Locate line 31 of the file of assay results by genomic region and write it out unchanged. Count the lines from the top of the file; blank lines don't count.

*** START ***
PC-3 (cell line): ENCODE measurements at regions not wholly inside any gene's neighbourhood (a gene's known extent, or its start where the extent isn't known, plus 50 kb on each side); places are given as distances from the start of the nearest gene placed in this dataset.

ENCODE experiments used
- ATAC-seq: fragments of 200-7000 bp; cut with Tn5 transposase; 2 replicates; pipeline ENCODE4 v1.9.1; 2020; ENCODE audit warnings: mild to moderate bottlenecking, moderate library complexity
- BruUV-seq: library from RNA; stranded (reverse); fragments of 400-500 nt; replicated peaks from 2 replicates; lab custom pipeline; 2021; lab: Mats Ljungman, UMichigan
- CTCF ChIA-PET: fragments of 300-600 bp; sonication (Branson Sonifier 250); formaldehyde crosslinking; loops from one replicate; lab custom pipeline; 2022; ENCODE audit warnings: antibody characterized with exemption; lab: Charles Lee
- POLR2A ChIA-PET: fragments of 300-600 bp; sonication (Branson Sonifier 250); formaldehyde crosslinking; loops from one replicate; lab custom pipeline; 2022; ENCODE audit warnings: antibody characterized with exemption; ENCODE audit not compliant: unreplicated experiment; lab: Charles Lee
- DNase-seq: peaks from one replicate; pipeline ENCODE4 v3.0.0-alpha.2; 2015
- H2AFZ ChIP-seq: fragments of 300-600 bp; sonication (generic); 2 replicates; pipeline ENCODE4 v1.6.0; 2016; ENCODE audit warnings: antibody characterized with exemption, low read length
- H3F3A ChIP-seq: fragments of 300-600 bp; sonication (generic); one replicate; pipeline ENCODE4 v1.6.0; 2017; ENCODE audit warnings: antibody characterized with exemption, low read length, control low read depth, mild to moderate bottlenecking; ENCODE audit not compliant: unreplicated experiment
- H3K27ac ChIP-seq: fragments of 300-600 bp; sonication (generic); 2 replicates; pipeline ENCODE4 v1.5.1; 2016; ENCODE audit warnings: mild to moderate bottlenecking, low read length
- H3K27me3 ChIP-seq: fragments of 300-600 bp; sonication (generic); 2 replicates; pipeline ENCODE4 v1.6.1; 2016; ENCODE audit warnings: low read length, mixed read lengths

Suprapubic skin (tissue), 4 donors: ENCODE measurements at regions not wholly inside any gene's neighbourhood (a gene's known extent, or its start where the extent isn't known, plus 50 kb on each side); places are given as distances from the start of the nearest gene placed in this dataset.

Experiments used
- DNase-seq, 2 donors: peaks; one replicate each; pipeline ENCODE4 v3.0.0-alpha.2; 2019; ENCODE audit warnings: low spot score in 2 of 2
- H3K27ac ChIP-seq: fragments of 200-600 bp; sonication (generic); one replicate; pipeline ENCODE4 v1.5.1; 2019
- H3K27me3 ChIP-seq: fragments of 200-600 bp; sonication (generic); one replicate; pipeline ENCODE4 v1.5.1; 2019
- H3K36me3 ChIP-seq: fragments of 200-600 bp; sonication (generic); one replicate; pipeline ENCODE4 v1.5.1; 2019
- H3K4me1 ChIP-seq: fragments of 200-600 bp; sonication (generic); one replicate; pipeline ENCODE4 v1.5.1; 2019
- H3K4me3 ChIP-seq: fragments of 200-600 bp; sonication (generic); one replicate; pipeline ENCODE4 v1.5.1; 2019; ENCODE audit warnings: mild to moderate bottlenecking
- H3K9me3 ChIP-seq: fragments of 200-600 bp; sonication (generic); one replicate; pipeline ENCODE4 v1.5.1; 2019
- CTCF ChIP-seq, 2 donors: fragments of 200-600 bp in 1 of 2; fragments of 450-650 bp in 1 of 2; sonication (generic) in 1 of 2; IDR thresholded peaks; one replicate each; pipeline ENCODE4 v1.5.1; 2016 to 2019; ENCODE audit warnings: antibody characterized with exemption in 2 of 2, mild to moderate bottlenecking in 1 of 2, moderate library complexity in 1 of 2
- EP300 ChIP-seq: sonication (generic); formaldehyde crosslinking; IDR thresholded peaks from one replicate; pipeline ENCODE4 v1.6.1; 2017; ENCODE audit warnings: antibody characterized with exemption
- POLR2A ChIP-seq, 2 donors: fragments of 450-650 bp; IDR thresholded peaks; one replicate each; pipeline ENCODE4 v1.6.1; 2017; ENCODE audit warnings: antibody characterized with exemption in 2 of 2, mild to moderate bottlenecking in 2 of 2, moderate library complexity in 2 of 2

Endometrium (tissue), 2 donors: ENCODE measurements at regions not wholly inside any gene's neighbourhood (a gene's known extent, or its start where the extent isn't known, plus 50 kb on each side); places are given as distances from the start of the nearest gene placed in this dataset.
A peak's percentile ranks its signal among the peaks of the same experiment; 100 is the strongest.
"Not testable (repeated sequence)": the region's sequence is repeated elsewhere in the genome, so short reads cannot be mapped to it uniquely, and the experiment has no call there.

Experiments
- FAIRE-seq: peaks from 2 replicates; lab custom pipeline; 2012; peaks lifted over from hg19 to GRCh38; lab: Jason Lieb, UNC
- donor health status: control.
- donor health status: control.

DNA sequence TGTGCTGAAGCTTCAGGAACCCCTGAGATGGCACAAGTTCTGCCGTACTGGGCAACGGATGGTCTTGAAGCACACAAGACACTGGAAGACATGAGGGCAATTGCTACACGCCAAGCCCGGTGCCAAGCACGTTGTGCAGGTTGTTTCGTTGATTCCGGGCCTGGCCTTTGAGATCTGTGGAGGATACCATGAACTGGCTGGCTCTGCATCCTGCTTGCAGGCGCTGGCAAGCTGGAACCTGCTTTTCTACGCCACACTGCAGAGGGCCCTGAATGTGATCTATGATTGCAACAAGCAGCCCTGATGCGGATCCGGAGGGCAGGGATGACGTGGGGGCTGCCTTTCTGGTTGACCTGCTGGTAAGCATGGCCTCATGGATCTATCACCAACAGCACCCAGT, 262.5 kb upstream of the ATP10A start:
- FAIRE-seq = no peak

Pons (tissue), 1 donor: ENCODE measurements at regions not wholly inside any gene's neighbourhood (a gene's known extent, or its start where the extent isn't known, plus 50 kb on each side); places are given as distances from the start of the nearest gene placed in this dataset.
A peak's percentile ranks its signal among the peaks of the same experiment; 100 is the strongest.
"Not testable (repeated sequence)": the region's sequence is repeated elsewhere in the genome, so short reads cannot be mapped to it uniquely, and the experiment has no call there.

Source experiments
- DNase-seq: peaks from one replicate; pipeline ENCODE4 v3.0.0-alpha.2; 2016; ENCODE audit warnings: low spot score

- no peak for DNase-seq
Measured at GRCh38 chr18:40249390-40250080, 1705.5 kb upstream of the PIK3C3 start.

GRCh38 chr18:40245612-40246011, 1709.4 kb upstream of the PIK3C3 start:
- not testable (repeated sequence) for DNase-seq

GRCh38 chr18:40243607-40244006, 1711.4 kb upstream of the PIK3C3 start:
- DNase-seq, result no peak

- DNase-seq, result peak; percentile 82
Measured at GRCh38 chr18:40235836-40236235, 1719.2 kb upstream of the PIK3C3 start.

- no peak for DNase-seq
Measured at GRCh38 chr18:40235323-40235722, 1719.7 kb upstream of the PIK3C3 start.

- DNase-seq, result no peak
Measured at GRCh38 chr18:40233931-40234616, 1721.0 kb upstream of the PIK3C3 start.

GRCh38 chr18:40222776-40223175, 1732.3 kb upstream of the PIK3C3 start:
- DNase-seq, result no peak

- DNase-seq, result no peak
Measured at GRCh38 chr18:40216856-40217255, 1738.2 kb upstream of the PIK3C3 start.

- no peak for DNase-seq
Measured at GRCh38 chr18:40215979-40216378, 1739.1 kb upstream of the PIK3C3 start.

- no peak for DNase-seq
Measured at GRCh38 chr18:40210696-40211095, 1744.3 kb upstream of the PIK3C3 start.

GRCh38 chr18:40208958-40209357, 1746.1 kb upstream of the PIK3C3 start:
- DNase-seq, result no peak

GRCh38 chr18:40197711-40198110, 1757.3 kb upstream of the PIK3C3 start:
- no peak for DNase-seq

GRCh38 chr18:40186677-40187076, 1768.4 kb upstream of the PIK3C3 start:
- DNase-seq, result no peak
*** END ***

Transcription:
DNA sequence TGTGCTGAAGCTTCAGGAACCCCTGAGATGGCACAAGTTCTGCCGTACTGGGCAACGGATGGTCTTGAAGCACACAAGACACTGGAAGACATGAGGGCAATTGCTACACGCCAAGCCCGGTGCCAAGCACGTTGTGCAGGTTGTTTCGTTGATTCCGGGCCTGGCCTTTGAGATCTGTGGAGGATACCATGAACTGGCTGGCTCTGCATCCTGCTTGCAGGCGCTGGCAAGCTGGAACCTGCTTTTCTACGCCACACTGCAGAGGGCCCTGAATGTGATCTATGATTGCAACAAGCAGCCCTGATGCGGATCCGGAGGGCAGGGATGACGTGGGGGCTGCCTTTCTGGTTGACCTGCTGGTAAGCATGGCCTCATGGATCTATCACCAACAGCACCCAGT, 262.5 kb upstream of the ATP10A start: